The Grace of a Falling Tree

Learning to appreciate the gifts of what didn’t happen

Photo by Toa Heftiba on Unsplash

I woke up at 3am to the sound of something crashing down. Not good, I thought. I got up and looked outside to see what might have happened. 

We are getting a lot of rain here in northern California right now, and the grounds are getting saturated. Trees come crashing down. 

My neighbor’s tree came down two weeks ago just touching my roof. Two small trees had caught the larger tree as it came down, saving my roof, my house, and maybe even me.

 All the neighbors came together, with kindness and support for each other.

I have been so very grateful.

 I have written before about dodging bullets, and the bullets coming ever faster and more frequently as we age. This falling tree was not the bullet with my name on it. Not yet.

So there I was this morning at 3am. It was raining pretty hard, it was dark, and I couldn’t really see what happened. I didn’t see any obvious damage to any property around me. Back to bed I went, deciding I wouldn’t really be able to see anything until the light of morning. After a bit, I was able to go back to sleep.

I woke up, got dressed, and got myself ready to face what might have happened. I looked in front of the house, where my neighbor’s tree had fallen weeks ago. All looked ok there.

 I made my way to the back of the house and the property there, property that is on a fairly steep hill.

There it was. A very tall, huge Monterey Pine had come down, across the hill, falling onto a small fence and another smaller tree on my property. It looked once again as if the smaller tree and the fence had cushioned the fall. These small trees are taking care of me lately. It brings me to tears. 

I looked a bit longer to see what I could see of all that had happened. I took a deep breath, came inside and sat down with another cup of coffee, continuing to breathe deeply. Feeling the moment. Feeling the shock, and the blessing of how this tree had come down without hurting anyone. Without hurting anything as far as I could tell. 

Maybe I will name this my Meditation On A Falling Tree.

I left a message for the arborist who had just over a week ago come out to prune several oak trees for me. Oak trees that I had been planning to get pruned this summer, but thought better of it since my neighbor’s tree that had fallen was an oak. Better to do this earlier,I had reasoned, to prevent any further possible catastrophes. 

I had also asked the arborist, when he had come to prune the oaks, about this particular pine tree that fell last night. He had responded that there may be a chance of some of the branches or the tree itself falling, but that it would not hit anything. Less to worry about.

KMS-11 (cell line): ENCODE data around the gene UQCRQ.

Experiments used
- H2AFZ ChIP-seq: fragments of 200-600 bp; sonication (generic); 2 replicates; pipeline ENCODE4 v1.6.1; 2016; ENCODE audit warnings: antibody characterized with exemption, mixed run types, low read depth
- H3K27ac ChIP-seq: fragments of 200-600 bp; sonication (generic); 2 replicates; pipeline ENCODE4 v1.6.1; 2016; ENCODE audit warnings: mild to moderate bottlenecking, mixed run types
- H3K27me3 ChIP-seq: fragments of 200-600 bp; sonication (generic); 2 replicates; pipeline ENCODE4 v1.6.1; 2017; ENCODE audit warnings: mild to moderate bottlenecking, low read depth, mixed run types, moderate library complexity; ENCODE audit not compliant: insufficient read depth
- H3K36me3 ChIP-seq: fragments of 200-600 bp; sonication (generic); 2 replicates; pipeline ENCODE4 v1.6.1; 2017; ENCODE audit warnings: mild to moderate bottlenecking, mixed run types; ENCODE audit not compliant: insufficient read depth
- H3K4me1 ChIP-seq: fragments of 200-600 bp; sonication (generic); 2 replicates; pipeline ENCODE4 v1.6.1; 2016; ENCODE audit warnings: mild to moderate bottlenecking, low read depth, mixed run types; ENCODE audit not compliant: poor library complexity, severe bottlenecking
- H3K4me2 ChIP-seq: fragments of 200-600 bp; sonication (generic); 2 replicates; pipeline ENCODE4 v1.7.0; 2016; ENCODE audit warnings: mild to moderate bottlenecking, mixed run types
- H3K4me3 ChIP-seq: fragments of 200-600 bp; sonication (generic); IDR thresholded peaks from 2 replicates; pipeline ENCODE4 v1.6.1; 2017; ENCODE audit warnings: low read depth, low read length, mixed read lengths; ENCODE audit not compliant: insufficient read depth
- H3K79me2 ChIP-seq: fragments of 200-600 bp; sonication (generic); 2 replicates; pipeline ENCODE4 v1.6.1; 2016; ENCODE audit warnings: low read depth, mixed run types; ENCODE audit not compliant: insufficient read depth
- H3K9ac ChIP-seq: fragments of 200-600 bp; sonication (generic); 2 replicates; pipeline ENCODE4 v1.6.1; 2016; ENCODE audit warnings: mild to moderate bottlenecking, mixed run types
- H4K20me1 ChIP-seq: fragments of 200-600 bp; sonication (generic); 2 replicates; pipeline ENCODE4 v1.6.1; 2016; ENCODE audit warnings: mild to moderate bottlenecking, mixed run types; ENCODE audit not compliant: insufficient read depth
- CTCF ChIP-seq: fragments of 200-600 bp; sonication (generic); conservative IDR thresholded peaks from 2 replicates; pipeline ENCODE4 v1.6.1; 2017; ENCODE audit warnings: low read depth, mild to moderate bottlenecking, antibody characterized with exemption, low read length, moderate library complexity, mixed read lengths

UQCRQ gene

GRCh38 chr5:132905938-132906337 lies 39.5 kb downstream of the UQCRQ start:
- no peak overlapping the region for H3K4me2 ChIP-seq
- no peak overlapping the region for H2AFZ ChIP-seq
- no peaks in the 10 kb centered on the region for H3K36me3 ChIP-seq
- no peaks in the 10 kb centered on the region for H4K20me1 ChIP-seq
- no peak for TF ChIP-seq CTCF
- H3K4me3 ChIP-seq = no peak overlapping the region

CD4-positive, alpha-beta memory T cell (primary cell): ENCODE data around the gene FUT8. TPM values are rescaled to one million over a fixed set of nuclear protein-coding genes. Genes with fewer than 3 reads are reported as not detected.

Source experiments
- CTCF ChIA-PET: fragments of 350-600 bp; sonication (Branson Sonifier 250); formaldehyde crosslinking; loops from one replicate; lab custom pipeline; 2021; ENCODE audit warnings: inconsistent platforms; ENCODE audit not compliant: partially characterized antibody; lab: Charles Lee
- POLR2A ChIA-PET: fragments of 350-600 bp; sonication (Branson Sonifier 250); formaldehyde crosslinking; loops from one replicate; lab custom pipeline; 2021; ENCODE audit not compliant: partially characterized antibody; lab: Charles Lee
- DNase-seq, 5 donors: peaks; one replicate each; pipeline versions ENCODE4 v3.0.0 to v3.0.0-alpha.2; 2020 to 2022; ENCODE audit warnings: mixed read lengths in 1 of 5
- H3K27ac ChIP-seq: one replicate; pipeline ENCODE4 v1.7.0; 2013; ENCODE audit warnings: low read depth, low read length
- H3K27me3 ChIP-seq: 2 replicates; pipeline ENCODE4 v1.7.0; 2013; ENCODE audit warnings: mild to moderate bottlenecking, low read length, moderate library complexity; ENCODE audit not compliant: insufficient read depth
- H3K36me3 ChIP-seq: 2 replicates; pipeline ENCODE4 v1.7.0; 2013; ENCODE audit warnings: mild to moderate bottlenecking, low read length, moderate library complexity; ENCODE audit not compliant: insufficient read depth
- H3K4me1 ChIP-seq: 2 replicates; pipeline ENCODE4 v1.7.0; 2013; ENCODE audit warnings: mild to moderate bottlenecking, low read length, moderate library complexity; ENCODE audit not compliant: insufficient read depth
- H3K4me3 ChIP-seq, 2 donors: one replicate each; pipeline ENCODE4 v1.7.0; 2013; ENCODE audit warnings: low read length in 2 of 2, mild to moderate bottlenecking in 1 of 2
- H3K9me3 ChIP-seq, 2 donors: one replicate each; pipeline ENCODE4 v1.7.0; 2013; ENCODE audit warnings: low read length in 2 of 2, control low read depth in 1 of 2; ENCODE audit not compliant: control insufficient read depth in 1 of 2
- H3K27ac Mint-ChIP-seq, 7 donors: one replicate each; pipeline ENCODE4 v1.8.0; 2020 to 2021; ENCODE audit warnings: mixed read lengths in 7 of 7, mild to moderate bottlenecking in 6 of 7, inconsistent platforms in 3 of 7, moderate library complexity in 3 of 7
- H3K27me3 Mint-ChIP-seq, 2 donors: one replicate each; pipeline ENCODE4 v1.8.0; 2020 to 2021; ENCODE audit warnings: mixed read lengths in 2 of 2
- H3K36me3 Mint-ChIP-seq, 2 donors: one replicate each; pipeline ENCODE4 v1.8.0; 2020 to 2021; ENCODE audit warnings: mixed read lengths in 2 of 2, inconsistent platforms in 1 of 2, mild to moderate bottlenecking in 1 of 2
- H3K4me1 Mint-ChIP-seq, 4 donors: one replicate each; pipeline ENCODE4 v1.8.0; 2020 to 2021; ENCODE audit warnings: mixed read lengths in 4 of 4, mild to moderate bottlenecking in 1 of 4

Continuing to breathe and calm myself, I sent another message to this arborist this morning. He will be coming out today to assess the situation, once the rain lets up enough. Ok, that’s taken care of for the moment.

I then look outside and see my neighbor’s sons working on something in the area where our properties meet. I walked up there, and lo and behold, a cedar tree that I just got an estimate for (also for pruning) had lost one of its significantly larger branches. I had just received the estimate yesterday for pruning this tree and had written back that I wanted to book them to do the work when they could fit me into their schedule. (The arborist who pruned my oaks did not have the equipment to handle this one particular large cedar, which needed one of those bucket trucks.) I was ready to schedule the work with this other company as soon as possible. 

Clearly this one branch could not wait. 

This huge branch had fallen in my neighbor’s driveway. It had lightly touched her car, but again, no damage was done. Unbelievable. Unbelievable. 

This lovely neighbor of mine (we fairly recently started having monthly happy hours together, now that we are both retired and have time to actually get to know each other more) and I both stood there, watching her sons saw the large branch into smaller pieces and clean things up. Shaking our heads, we talked about the importance of laughter (as in ending the year with a true bang.)

We are the same age, she having turned 70 this month and I following close behind her, turning 70 this coming April. Aging, we said to each other, reminds us to laugh when we can, and be grateful for gifts. And to remember to look for and see those gifts all around us. 

This incident could have been so much worse. No one was hurt. No damage was done. And sweet connections happened on New Year’s Eve day among us all. This may be the only face to face contact that I have today. Hugs were exchanged. What treasures these were. I felt cared about and cared for. I felt less alone. I felt the love of neighbors and friends. 

What gifts that these trees have given me this season. 

The gift of being saved from any injury, both myself and anyone else. The gift of no major damage having been done to anyone’s property. The gift of neighbors coming together in crisis to be there with each other. The gift of feeling less alone in the world. The gift of realizing that we have blessings each and every day if we look around us. 

Life can be hard. There is pain and suffering and loss. All part of the journey. And there is caring. There are small everyday miracles and there is community. 

Today, I am grateful for the gifts and blessings. For the miracles. For the hands reaching out to be there in support and comfort. For neighbors. For friends. For love, in all of its various wonderful forms. For life. In all of its bittersweetness. 

The crashing trees, the small trees that catch them and cushion the blows.

 The suffering that life can bring and the friends that catch us and cushion us from these blows of life. 

The grace that enables us to see another day. To live another precious day on this earth. 

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